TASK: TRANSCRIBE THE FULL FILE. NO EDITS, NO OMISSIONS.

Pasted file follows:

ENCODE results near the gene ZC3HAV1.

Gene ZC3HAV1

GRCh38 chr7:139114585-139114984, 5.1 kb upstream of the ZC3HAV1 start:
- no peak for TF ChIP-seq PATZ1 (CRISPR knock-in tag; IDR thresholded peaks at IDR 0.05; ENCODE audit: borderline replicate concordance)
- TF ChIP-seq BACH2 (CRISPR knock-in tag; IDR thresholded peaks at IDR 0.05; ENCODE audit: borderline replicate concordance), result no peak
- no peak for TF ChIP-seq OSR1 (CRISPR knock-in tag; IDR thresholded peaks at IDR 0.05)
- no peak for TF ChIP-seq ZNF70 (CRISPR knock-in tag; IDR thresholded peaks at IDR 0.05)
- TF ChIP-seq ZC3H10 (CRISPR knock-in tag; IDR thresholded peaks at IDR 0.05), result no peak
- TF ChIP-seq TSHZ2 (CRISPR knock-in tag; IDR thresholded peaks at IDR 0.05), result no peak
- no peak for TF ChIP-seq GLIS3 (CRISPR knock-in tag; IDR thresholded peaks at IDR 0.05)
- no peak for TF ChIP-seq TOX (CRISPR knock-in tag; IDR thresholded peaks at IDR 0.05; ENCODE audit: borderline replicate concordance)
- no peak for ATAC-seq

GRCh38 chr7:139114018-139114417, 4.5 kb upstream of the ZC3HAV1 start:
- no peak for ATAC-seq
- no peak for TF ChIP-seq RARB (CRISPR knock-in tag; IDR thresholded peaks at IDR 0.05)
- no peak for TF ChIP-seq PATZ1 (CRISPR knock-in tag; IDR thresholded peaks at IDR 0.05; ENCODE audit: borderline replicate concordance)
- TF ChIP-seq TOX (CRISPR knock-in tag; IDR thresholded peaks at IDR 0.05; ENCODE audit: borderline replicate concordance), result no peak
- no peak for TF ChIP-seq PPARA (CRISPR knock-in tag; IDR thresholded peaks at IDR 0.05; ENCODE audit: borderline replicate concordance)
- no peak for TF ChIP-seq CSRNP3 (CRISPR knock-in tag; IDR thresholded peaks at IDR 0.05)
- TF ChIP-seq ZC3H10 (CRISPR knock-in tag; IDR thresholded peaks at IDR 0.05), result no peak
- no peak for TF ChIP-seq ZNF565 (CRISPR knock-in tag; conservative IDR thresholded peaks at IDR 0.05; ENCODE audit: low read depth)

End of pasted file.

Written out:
ENCODE results near the gene ZC3HAV1.

Gene ZC3HAV1

GRCh38 chr7:139114585-139114984, 5.1 kb upstream of the ZC3HAV1 start:
- no peak for TF ChIP-seq PATZ1 (CRISPR knock-in tag; IDR thresholded peaks at IDR 0.05; ENCODE audit: borderline replicate concordance)
- TF ChIP-seq BACH2 (CRISPR knock-in tag; IDR thresholded peaks at IDR 0.05; ENCODE audit: borderline replicate concordance), result no peak
- no peak for TF ChIP-seq OSR1 (CRISPR knock-in tag; IDR thresholded peaks at IDR 0.05)
- no peak for TF ChIP-seq ZNF70 (CRISPR knock-in tag; IDR thresholded peaks at IDR 0.05)
- TF ChIP-seq ZC3H10 (CRISPR knock-in tag; IDR thresholded peaks at IDR 0.05), result no peak
- TF ChIP-seq TSHZ2 (CRISPR knock-in tag; IDR thresholded peaks at IDR 0.05), result no peak
- no peak for TF ChIP-seq GLIS3 (CRISPR knock-in tag; IDR thresholded peaks at IDR 0.05)
- no peak for TF ChIP-seq TOX (CRISPR knock-in tag; IDR thresholded peaks at IDR 0.05; ENCODE audit: borderline replicate concordance)
- no peak for ATAC-seq

GRCh38 chr7:139114018-139114417, 4.5 kb upstream of the ZC3HAV1 start:
- no peak for ATAC-seq
- no peak for TF ChIP-seq RARB (CRISPR knock-in tag; IDR thresholded peaks at IDR 0.05)
- no peak for TF ChIP-seq PATZ1 (CRISPR knock-in tag; IDR thresholded peaks at IDR 0.05; ENCODE audit: borderline replicate concordance)
- TF ChIP-seq TOX (CRISPR knock-in tag; IDR thresholded peaks at IDR 0.05; ENCODE audit: borderline replicate concordance), result no peak
- no peak for TF ChIP-seq PPARA (CRISPR knock-in tag; IDR thresholded peaks at IDR 0.05; ENCODE audit: borderline replicate concordance)
- no peak for TF ChIP-seq CSRNP3 (CRISPR knock-in tag; IDR thresholded peaks at IDR 0.05)
- TF ChIP-seq ZC3H10 (CRISPR knock-in tag; IDR thresholded peaks at IDR 0.05), result no peak
- no peak for TF ChIP-seq ZNF565 (CRISPR knock-in tag; conservative IDR thresholded peaks at IDR 0.05; ENCODE audit: low read depth)